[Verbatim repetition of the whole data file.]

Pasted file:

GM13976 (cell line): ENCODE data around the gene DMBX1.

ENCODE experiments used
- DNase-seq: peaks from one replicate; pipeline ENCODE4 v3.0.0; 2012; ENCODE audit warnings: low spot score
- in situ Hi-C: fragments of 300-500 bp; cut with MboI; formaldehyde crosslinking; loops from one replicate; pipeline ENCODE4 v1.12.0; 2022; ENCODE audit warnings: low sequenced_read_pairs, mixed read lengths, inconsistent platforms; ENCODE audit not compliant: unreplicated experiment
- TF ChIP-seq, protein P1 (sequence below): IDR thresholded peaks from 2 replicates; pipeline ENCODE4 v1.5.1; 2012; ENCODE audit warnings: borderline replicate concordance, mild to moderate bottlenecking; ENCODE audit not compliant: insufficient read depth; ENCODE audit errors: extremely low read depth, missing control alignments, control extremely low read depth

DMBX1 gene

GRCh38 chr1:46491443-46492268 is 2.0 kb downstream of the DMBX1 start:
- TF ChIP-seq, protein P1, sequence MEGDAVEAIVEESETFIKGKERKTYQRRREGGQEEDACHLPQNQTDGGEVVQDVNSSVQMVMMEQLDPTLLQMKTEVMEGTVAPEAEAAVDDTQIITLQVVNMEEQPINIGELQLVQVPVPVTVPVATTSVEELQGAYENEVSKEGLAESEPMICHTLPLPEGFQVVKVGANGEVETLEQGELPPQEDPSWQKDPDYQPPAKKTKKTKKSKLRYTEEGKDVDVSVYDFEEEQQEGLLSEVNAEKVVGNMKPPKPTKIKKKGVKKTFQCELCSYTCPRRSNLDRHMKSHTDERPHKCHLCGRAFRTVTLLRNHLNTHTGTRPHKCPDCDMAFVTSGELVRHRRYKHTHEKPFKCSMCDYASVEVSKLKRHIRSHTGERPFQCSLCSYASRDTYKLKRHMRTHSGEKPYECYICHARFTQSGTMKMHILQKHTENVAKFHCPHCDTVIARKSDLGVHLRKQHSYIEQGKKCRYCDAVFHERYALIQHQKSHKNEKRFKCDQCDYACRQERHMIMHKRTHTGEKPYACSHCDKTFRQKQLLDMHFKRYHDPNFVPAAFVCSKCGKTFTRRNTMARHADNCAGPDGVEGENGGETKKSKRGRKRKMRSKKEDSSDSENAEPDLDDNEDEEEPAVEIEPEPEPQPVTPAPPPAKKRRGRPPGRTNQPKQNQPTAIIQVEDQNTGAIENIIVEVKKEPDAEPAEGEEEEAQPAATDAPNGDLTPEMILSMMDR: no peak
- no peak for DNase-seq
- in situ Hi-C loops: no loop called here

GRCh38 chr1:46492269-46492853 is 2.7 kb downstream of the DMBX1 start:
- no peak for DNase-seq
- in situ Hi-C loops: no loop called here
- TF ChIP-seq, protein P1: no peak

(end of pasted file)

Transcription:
GM13976 (cell line): ENCODE data around the gene DMBX1.

ENCODE experiments used
- DNase-seq: peaks from one replicate; pipeline ENCODE4 v3.0.0; 2012; ENCODE audit warnings: low spot score
- in situ Hi-C: fragments of 300-500 bp; cut with MboI; formaldehyde crosslinking; loops from one replicate; pipeline ENCODE4 v1.12.0; 2022; ENCODE audit warnings: low sequenced_read_pairs, mixed read lengths, inconsistent platforms; ENCODE audit not compliant: unreplicated experiment
- TF ChIP-seq, protein P1 (sequence below): IDR thresholded peaks from 2 replicates; pipeline ENCODE4 v1.5.1; 2012; ENCODE audit warnings: borderline replicate concordance, mild to moderate bottlenecking; ENCODE audit not compliant: insufficient read depth; ENCODE audit errors: extremely low read depth, missing control alignments, control extremely low read depth

DMBX1 gene

GRCh38 chr1:46491443-46492268 is 2.0 kb downstream of the DMBX1 start:
- TF ChIP-seq, protein P1, sequence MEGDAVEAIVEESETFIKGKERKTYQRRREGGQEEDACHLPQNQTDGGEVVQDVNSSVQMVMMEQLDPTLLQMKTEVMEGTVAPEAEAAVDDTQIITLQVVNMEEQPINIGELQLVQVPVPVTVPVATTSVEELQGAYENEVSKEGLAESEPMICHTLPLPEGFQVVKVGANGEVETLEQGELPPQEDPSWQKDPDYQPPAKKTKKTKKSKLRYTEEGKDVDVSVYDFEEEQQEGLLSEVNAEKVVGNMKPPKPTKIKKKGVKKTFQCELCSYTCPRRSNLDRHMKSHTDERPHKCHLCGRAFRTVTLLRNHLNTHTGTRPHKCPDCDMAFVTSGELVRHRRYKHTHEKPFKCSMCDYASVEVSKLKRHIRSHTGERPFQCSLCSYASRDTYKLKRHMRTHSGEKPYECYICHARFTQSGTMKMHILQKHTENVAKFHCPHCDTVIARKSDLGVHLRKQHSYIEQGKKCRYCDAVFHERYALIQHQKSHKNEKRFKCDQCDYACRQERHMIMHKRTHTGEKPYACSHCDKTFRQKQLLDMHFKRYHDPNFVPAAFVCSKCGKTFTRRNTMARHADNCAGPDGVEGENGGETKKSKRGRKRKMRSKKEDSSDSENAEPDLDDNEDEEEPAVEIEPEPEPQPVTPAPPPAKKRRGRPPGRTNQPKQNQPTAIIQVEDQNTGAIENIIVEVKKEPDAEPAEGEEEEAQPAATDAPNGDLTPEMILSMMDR: no peak
- no peak for DNase-seq
- in situ Hi-C loops: no loop called here

GRCh38 chr1:46492269-46492853 is 2.7 kb downstream of the DMBX1 start:
- no peak for DNase-seq
- in situ Hi-C loops: no loop called here
- TF ChIP-seq, protein P1: no peak